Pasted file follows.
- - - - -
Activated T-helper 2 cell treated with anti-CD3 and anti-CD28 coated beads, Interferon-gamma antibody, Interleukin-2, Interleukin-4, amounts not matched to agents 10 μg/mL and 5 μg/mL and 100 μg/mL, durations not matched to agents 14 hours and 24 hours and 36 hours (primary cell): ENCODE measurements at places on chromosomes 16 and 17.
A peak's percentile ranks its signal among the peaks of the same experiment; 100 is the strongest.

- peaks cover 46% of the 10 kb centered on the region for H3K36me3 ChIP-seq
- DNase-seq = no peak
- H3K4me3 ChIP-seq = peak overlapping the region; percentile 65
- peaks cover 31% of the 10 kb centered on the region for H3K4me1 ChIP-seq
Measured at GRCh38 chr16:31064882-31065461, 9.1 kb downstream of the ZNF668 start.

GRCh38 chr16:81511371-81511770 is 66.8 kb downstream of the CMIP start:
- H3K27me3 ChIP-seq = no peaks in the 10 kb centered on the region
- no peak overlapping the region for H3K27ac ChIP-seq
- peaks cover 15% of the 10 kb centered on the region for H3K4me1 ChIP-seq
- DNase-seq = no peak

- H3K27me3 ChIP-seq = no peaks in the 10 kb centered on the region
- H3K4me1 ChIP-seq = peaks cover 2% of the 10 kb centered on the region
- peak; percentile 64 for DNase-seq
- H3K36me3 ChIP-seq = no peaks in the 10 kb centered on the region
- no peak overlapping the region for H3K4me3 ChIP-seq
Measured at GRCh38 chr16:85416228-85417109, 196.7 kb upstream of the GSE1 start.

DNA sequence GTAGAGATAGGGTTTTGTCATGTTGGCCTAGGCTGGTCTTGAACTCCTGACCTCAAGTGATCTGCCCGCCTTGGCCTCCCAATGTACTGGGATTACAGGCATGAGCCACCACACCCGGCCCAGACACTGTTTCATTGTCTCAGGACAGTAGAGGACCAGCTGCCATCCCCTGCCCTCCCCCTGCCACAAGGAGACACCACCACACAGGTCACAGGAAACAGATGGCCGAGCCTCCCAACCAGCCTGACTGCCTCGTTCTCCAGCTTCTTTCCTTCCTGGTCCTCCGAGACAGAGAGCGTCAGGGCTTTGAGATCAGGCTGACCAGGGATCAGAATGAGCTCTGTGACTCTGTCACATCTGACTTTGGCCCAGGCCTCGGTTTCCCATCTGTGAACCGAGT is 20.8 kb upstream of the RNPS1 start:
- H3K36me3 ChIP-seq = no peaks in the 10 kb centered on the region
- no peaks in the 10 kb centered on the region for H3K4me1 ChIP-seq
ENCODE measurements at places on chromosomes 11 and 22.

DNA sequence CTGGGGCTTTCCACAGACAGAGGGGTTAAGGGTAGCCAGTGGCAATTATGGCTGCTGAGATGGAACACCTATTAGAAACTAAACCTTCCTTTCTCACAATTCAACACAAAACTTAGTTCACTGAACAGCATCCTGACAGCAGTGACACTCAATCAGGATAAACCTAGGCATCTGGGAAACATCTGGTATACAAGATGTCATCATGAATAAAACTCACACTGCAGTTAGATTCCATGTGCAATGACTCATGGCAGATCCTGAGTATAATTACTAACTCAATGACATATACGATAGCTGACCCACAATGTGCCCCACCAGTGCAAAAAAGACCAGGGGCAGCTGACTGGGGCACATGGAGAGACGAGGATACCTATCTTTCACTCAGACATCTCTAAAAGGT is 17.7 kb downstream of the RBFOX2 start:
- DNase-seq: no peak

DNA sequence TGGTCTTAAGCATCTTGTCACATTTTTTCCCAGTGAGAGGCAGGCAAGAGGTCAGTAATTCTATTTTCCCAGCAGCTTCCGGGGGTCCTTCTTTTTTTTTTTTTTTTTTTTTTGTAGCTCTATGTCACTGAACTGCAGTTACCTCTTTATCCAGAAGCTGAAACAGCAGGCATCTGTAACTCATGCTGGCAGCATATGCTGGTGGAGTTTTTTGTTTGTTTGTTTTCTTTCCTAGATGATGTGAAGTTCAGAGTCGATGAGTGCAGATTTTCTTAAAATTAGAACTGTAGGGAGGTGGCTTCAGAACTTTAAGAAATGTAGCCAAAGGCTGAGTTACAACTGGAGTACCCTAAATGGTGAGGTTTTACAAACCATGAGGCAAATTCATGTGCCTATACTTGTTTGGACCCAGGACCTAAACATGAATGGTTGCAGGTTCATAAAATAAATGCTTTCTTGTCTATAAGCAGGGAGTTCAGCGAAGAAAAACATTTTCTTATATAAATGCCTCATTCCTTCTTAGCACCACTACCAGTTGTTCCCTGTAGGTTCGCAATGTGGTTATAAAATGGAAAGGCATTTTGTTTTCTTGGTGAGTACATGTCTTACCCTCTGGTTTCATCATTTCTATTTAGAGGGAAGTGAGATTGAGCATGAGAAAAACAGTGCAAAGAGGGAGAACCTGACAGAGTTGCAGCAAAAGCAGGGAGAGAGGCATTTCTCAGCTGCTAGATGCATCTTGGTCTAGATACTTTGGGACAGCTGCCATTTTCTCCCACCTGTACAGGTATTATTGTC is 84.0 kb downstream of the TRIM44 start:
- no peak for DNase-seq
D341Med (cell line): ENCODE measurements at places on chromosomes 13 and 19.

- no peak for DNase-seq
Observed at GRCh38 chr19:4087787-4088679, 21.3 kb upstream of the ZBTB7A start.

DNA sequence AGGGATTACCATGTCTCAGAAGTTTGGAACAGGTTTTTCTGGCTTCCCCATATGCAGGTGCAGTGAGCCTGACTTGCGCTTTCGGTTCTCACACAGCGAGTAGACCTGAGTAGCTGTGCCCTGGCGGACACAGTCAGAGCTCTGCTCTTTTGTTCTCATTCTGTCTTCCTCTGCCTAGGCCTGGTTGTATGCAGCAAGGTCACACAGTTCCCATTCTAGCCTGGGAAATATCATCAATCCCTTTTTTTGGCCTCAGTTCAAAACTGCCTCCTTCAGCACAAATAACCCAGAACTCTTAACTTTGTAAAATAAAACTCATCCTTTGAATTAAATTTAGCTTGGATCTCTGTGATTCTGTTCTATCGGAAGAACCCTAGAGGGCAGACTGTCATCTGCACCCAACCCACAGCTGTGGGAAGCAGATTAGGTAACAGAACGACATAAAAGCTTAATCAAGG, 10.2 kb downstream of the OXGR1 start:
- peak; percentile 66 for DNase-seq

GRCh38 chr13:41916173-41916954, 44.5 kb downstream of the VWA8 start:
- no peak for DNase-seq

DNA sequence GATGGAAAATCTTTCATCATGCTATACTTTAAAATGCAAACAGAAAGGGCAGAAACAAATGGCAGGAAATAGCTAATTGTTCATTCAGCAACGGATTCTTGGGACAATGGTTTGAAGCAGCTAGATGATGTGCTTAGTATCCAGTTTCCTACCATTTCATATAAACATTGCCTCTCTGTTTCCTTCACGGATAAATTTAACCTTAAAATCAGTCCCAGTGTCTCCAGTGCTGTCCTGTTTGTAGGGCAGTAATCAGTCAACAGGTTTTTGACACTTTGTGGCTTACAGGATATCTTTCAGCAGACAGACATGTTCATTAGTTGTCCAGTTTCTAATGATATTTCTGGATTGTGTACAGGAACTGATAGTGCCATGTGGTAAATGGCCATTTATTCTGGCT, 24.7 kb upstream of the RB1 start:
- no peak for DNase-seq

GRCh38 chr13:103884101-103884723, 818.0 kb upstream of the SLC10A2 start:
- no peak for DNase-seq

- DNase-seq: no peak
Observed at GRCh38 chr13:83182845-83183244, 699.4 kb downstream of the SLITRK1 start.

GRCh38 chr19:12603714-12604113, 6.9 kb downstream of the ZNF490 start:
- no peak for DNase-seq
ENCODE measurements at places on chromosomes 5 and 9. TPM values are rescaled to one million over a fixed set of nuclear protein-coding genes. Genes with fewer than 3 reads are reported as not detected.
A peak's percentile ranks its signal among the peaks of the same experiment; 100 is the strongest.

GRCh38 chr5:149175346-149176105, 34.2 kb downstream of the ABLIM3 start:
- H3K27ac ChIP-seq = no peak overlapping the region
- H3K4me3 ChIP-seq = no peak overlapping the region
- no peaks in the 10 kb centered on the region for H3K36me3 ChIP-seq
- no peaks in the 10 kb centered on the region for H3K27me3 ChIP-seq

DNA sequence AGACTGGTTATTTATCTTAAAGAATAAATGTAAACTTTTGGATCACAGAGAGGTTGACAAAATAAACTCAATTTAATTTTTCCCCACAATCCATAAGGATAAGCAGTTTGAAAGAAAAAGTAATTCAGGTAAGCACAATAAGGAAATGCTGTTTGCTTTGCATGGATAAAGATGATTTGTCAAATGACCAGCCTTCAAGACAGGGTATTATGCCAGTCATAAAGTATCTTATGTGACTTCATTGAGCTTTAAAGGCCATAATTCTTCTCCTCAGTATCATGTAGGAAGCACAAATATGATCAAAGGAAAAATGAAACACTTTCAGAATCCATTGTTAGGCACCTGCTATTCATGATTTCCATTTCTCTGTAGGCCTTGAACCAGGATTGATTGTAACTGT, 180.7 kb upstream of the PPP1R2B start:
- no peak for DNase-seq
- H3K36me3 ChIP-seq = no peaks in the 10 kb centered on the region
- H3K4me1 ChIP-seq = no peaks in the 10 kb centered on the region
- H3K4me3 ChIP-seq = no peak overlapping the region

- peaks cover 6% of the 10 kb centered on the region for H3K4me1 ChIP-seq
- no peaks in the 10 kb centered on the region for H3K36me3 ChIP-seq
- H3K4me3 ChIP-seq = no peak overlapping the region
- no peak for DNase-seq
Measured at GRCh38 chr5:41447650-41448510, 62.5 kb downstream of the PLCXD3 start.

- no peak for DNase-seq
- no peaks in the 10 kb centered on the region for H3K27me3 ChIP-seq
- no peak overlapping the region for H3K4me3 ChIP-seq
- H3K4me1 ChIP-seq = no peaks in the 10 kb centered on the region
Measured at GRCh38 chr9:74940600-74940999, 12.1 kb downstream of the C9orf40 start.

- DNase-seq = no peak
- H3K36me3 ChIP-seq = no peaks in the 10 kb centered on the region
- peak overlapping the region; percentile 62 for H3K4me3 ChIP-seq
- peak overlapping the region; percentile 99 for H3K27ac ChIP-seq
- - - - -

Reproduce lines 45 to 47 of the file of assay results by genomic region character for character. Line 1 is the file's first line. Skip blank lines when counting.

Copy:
- H3K27ac ChIP-seq = no peak overlapping the region
- H3K4me3 ChIP-seq = no peak overlapping the region
- no peaks in the 10 kb centered on the region for H3K36me3 ChIP-seq